Report offers five strategies to fight opioid epidemic in Appalachia; central part of region had high death rate from overdoses

By Melissa Patrick
Kentucky Health News

The third report in a series that offers “replicable best practices” for Appalachian communities to improve their health offers strategies to address the opioid epidemic, which has swept through much of the region. The other two address smoking and obesity.

The reportHealth Disparities Related to Opioid Misuse in Appalachia, Practical Strategies and Recommendations for Communities was created by the Appalachian Regional Commission and the Foundation for a Healthy Kentucky, and also funded by the Robert Wood Johnson Foundation. 

Prior research sponsored by ARC shows that residents of Appalachia are more likely to die prematurely than those who live outside the region. And while the report recognizes that multiple factors contribute to this, it says, “Notable trends in opioid-related deaths significantly contribute to the loss of life in Appalachia.”

The report says the poisoning-mortality rates in Appalachia is 20.4 per 100,000 residents, compared to 14.4 elsewhere. The rate is 36.6 in Central Appalachia, the ARC subregion that includes all of Kentucky’s Appalachian counties. The report points to four Appalachian states, West Virginia, Ohio, Pennsylvania, and Kentucky, which have some of the highest rates of drug overdose in the country.

The report focuses on five specific recommendations in the areas of prevention, increased access to treatment and recovery for opioid-use disorders, harm reduction, long-term recovery supports, and community-based solutions.

“While our nation’s opioid crisis seems to have most significantly impacted Appalachia, I believe the region can be known as a leader in innovative solutions to this pervasive threat to communities throughout our country,” ARC Federal Co-Chair Tim Thomas said in a news release. “I am pleased to see such efforts ongoing in the region, and I hope that the information provided in this brief will help other communities as they work to strengthen their response to this epidemic.”

Before implementing any of the recommended strategies, the report first encourages communities to do a “community needs assessment” to better understand the cultural norms and attitudes around opioid-use disorder and opioid overdoses. The report offers tips on how to do such an assessment, state- and county-level health data, and funding strategies to pay for opioid-related initiatives.

Youth prevention strategies are discussed in detail in the report, including one in McCreary County that is led by the Adanta Regional Prevention Center that has helped its schools implement a teacher-led evidence-based drug prevention program.

The report also encourages increased use of the the prescription drug monitoring programs as a way to decrease the over-prescribing of opioids in the region. The report says a “gold standard” for monitoring if Kentucky’s KASPER system, which stands for Kentucky All Schedule Prescription Electronic Reporting.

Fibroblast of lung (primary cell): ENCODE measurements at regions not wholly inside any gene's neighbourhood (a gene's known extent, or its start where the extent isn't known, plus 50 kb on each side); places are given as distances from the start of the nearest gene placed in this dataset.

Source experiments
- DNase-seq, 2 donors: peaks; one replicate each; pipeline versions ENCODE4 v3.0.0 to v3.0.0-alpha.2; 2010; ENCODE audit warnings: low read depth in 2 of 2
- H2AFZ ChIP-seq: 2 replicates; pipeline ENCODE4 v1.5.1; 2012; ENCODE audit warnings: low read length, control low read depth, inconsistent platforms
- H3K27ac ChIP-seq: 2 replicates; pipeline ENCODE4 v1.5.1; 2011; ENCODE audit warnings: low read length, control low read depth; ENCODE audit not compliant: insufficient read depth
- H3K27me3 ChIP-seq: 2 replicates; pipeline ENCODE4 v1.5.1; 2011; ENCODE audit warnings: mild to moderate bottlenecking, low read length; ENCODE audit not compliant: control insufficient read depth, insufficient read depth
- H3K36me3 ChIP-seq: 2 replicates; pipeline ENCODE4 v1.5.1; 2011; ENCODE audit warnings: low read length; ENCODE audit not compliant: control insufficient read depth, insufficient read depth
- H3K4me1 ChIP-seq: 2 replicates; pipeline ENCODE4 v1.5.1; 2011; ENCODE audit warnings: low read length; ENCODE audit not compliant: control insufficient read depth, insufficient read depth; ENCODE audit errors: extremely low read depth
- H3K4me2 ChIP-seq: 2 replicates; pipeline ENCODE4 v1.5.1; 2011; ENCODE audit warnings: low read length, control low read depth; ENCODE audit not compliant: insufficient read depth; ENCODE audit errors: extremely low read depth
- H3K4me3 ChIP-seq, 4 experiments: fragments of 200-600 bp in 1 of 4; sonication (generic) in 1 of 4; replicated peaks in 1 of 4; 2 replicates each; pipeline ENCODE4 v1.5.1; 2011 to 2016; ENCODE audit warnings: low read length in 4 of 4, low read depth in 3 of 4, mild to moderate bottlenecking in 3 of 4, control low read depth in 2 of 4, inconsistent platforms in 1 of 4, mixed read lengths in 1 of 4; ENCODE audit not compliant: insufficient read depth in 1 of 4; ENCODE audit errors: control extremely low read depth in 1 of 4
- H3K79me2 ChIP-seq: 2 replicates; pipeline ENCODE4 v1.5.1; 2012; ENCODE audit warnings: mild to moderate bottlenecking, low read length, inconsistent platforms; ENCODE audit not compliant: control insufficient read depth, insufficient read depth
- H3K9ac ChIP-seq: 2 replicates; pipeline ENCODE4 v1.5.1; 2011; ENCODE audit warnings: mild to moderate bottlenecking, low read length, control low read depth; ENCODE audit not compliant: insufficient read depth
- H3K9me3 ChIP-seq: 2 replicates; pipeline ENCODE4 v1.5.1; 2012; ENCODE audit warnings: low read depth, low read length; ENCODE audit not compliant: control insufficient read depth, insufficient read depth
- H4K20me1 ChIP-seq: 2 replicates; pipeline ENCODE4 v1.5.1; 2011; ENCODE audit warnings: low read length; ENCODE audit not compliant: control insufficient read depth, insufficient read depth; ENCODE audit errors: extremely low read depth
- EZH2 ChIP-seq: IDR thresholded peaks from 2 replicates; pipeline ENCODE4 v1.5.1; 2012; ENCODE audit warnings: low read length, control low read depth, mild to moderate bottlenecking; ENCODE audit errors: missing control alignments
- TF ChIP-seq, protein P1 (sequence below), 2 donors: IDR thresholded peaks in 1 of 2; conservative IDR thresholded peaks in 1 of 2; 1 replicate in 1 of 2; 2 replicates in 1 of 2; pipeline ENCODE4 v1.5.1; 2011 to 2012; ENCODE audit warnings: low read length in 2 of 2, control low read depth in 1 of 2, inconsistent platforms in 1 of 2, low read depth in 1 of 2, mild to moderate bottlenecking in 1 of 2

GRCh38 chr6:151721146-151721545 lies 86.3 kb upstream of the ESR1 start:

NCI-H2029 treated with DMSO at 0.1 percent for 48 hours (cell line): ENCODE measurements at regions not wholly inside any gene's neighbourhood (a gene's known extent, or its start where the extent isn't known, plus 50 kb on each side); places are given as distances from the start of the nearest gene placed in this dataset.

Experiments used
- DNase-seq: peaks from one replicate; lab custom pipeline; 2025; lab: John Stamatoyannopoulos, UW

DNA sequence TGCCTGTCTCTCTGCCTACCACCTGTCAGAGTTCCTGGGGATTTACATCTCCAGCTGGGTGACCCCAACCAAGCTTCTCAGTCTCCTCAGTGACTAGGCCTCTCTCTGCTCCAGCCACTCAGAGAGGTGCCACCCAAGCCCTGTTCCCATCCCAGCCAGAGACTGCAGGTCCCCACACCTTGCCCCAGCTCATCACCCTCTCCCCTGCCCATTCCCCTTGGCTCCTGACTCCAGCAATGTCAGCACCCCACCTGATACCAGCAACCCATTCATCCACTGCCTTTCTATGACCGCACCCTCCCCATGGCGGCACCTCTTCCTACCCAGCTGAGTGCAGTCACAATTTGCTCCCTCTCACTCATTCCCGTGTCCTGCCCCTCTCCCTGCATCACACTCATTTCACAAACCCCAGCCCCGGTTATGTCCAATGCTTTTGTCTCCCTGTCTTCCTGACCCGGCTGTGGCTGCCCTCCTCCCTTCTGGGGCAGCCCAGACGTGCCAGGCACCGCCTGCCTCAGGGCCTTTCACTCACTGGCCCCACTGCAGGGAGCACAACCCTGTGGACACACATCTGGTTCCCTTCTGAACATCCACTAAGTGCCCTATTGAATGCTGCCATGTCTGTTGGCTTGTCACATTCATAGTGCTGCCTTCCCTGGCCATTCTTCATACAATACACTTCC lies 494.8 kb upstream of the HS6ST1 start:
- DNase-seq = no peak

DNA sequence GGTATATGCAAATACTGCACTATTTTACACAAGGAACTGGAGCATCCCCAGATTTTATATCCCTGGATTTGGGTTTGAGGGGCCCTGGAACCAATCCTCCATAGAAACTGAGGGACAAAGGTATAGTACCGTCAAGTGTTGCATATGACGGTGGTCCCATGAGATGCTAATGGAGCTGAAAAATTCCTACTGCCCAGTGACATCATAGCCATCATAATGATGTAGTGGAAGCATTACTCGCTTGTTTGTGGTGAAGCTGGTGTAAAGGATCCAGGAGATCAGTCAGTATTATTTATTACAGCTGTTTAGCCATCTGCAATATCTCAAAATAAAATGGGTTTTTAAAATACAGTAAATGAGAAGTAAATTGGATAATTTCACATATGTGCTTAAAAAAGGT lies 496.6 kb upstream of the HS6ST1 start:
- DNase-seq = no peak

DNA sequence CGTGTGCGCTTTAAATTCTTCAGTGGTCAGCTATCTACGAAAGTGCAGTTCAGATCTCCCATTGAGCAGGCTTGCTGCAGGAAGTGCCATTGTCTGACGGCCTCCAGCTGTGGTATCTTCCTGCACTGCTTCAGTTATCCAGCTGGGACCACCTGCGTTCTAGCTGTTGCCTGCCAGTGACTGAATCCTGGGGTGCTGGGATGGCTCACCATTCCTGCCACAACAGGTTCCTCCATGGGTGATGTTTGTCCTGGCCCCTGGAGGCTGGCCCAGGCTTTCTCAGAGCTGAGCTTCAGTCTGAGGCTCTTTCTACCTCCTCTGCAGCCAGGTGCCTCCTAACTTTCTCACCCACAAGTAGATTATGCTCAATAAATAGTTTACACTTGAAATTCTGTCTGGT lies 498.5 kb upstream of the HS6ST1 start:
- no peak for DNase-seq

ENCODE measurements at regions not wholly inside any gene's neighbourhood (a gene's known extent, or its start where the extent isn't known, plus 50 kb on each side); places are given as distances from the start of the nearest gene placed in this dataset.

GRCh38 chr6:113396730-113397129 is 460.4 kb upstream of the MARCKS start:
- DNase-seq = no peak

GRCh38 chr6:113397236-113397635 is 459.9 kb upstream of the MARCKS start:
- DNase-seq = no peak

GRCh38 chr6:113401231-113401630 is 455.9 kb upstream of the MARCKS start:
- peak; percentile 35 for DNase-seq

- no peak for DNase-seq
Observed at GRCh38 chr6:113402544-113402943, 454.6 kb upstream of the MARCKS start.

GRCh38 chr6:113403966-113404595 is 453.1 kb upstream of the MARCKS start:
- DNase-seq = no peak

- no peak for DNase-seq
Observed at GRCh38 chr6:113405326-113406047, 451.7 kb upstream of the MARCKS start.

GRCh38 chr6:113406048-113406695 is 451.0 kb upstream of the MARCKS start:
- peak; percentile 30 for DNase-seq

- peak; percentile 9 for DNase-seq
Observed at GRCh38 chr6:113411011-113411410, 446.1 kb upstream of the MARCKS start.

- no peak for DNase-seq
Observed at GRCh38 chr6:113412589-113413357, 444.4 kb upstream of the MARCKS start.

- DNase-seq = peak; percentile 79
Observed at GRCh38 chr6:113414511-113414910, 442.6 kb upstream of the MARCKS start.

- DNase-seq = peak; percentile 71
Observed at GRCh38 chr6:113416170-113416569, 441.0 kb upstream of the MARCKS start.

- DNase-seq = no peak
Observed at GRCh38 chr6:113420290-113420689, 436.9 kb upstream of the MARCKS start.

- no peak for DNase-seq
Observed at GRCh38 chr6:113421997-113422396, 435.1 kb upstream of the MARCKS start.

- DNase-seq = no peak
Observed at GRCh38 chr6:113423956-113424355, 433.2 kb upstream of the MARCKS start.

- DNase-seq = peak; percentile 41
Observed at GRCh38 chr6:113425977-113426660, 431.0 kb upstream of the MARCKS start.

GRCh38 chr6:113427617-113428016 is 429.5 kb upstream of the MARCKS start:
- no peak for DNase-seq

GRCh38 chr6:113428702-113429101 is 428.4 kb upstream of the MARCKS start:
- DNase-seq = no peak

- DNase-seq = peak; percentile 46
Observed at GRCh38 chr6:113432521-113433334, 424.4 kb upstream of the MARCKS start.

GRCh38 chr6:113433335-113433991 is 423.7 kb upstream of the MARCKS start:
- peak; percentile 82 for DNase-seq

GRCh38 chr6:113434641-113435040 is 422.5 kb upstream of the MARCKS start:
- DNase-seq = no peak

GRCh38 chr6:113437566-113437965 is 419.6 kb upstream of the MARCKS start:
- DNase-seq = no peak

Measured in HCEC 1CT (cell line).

Another recommendation in the report is to make sure providers understand the appropriate use and dosing of prescription opioids, which continues to be a problem. Kentucky passed a law in 2017 to address this issue that limits most painkiller prescriptions to a three-day supply for acute pain, but it passed with a long list of exceptions and some have suggested that it is not being strictly adhered to.

Strategies to increase access to treatment for opioid use disorder include increasing access to medication-assisted treatment. MAT combined with counseling is considered the gold standard of treatment for opioid-use disorder. Three MAT drugs have been approved, including methadone, buprenorphine and naltrexone.

“To improve access to MAT, communities may seek to increase the number of providers who offer MAT, invest in telehealth programs and integrate behavioral health into primary care and emergency department settings,” says the report.

The report also notes the importance of harm-reduction programs. These include syringe exchange programs, the distribution of naloxone, safe drug disposal programs and the prevention and treatment of neonatal abstinence syndrome.

In Kentucky, local governments have approved 52 syringe exchanges, with all but four of them operational. However, about 54 counties that are considered at high risk for HIV and hepatitis C outbreaks among IV drug users still don’t have one — and most of those counties are in Appalachia.

The report encourages the use of drug courts, which are designed to get people with opioid-use disorders into treatment and out of the criminal justice system. Kentucky recently implemented an educational program, called RESTORE, to teach judges and the court staff about opioid-use disorders, treatment and recovery as a way to help them make informed decisions in related cases.

It also points out that supporting long-term recovery for people with opioid-use disorders often involves helping them with “upstream factors,” like housing or jobs or passing policies that support them. It also notes the value of providing access to peer support specialist, who can act as mentors to people with opioid-use disorders.

Additionally, it stresses the importance of forming community coalitions that brings everyone to the table to address this issue, including law enforcement, social service providers, schools, health providers and policymakers.

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